• Clean out gutters and downspouts once the leaves have stopped falling. Yes, you have to do this chore at least twice a year. Check to make sure your gutters are all connected and in decent shape.
  • Check those holes and gaps you filled in during spring to keep pests out of your house. With winter coming, critters are looking for a warm place to stay.
  • If you live in snowy climes, check that your driveway and walkways are in good condition. A loose brick on a walkway step hidden by snow is courting disaster – and a possible claim on your homeowner’s insurance.
  • Before the snow comes, check that your snowblower works, load up on ice melt, replace or repair snow shovels and ice scrapers, and restock safety kits in cars.
  • Check your weather stripping and caulking around windows and doors, and add door sweeps to keep drafts and pests out.
  • If you have window air conditioning units and live in a frigid area, remove them if possible. If not, then wrap the units with insulated covers to keep frigid air out.
  • Clean out that dryer vent again. Static electricity loves the dry fall weather, and you don’t want to risk it igniting any built-up lint.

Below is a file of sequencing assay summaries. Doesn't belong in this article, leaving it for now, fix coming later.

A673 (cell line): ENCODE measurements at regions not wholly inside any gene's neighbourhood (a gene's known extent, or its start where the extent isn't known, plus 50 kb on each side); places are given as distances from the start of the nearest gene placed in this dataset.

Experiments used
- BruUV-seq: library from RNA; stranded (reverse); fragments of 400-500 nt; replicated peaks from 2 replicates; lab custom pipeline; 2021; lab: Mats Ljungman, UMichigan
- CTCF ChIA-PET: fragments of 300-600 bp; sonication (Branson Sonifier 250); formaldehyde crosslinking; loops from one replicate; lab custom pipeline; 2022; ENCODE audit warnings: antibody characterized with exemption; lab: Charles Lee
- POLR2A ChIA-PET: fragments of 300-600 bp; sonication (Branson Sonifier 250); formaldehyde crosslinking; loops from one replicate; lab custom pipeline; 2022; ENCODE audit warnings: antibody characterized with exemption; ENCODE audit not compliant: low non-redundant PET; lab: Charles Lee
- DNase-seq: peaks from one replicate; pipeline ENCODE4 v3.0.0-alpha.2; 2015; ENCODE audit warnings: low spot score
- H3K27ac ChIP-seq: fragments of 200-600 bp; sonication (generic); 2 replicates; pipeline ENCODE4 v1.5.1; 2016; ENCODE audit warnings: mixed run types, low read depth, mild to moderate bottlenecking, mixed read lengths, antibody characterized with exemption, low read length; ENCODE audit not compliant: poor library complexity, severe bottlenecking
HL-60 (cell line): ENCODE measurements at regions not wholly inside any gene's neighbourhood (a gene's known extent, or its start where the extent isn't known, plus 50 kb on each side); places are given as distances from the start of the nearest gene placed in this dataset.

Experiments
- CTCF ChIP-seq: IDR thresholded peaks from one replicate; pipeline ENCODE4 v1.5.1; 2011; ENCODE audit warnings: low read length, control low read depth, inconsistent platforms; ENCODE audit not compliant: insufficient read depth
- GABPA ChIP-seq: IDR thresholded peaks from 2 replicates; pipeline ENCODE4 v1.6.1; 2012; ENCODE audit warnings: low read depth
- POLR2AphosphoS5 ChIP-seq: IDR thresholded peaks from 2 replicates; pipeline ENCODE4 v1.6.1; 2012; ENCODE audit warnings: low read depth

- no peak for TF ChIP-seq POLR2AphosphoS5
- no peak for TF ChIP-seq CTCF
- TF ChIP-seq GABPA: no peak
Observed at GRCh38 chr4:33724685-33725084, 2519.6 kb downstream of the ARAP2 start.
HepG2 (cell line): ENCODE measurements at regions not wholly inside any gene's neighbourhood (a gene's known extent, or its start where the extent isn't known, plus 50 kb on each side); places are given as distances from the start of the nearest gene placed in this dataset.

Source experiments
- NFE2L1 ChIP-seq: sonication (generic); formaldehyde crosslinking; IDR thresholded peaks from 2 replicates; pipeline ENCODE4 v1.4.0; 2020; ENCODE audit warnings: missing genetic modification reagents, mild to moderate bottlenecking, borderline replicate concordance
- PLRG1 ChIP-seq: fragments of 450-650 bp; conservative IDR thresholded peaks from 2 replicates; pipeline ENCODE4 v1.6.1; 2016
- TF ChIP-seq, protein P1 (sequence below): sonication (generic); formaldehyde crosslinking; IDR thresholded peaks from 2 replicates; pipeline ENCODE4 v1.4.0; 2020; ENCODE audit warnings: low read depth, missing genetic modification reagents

• Check fire extinguishers because ‘tis the season for fireplaces, wood stoves, and candles. If you use the spray canned fire extinguishers, look at the expiration date. Since you’ll be spending more time indoors, might as well check smoke and carbon monoxide detectors again. If they’re not hard-wired, make sure you have fresh batteries.
  • Reverse your ceiling fans so that the blades rotate clockwise in cooler weather so that the warm air that rises gets pushed down.


  • Prevent your pipes from freezing. Remember that when water freezes, it expands and that can wreak havoc on your pipes, causing them to burst. Insulate any pipes and faucets that are near doors, windows, or in unheated areas. If you leave home for a few days in the winter, don’t set your thermostat lower than 55 degrees if you live in a region that freezes.
  • Stormy weather is no fun if you’re not prepared. Stock some bottled water, non-perishable food, flashlights and batteries, and a first-aid kit. Oh, and if you know a storm is heading your way, keep your phone charged.
  • If you have a leaky basement with a sump pump, this is the time to make sure it’s working. You can test it by slowly pouring a couple of gallons of water into the pit and checking if the pump turns on.
  • Check your roof carefully for broken tiles or loose or missing shingles. And don’t forget to look for damaged seals around vents and the chimney. And if you have a flat roof, be sure to remove any leaves or debris that can hold moisture.
  • Flush your hot water tank to remove any accumulated sediment. If you’re in a frigid region, then wrap the water heater with an insulating blanket, which prevents it from losing heat if it’s in an unheated area.


Learn Your Buying Power.

Register For Our Next Free Online VA Loan Seminar

Skip to content